Food doesn’t seem to be the highlight of the 2022 Beijing Winter Olympics. Russian biathlete Valeria Vasnetsova posted a rather unappealing photo of a meal she received for “breakfast, lunch and dinner for five days already” at one of Beijing’s quarantine hotels.
Vasnetsova’s plate consisted of pasta, potatoes, an indistinguishable red sauce, meat on the bone and plain chicken. The plate lacked greens and, according to Vasnetsova, edibility.
The Russian said she could only eat three handfuls of pasta a day “because it’s just impossible to eat the rest of the food,” causing her to “sleep all day because I don’t even have the strength to get out of bed.” She added her “bones are sticking out” from losing “a lot of weight.”
“My stomach hurts, I’m very pale and I have huge black circles around my eyes,” Vasnetsova wrote in a since-deleted Feb. 3 Instagram post. “I want all this to end. I cry every day. I’m very tired.”
The quarantine hotels’ food, Vasnetsova claimed, is particularly bad for athletes. Vasnetsova knew as much once she grabbed the food left by her door then scanned the hallway for other boxes, including one with prawns, broccoli, salad and fresh fruit for her team doctor.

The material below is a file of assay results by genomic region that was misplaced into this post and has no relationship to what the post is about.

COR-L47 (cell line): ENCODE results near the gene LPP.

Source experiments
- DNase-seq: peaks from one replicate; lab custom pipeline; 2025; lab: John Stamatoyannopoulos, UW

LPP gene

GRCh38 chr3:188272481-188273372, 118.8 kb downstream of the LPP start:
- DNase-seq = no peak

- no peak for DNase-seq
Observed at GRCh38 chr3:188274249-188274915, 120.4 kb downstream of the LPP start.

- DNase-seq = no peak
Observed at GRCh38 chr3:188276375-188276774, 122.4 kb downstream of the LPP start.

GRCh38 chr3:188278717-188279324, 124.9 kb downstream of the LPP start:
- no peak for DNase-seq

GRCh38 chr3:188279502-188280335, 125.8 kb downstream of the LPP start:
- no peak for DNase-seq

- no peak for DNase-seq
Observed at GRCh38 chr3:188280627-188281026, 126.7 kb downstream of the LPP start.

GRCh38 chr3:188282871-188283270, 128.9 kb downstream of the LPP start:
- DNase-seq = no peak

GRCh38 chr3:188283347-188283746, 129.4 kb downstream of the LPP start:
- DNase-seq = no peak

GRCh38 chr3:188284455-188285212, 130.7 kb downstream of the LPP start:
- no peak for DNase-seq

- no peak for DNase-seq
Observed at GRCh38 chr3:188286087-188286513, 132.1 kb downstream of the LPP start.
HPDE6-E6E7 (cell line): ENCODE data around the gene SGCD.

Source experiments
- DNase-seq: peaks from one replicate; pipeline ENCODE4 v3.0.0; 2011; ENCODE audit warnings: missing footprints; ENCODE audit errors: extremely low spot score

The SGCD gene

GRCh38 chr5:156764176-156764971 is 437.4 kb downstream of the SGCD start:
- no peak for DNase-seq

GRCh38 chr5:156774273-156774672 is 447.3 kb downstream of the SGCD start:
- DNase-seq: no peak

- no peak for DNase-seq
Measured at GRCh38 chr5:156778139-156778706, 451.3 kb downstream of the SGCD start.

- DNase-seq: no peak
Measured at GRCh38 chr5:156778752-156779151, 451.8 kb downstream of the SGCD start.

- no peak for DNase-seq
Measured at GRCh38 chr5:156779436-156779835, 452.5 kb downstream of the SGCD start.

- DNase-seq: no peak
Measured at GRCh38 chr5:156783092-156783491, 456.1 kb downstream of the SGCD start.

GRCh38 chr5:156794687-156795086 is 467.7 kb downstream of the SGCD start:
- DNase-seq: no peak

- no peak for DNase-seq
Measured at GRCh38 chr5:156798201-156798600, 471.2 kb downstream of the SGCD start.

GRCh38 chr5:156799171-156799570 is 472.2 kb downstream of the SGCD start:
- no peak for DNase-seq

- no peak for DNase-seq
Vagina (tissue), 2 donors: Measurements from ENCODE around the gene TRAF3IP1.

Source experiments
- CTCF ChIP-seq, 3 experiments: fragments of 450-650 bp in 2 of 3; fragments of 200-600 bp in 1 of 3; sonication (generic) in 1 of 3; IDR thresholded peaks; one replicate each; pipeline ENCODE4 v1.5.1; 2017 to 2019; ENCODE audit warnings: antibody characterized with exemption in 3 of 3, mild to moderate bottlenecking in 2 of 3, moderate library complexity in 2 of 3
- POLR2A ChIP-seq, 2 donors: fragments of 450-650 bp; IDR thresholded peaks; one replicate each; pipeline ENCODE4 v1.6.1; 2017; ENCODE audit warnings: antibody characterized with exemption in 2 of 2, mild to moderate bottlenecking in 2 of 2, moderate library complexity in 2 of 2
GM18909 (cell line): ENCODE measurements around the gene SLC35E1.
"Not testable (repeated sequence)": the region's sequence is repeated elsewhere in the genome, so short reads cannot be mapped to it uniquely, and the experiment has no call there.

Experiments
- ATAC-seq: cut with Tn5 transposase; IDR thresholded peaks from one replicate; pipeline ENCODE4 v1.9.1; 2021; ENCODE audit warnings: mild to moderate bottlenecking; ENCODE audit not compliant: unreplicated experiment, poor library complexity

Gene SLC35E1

“I honestly don’t understand, why is there this attitude to us, the athletes?!” Vasnetsova wrote.
Someone in charge seemed to have heard Vasnetsova’s complaints, as Russian biathlon team spokesperson Sergei Ayeryanov told the Associated Press she received a better meal – salmon, cucumbers, sausages and yogurt – and would soon get a stationary bike.
But Vasnetsova isn’t the only Olympian complaining. Finland ice hockey coach Jukka Jalonen said one of his players who’s been staying in a quarantine hotel, Marko Antilla, is “not getting good food.” German team chief Dirk Schimmelpfennig went even further, calling the hotels’ living conditions “unreasonable” and demanding additional food deliveries for athletes.
With the Beijing Winter Olympics set to end Feb. 20, there’s less than two weeks to rectify the athletes’ food situation.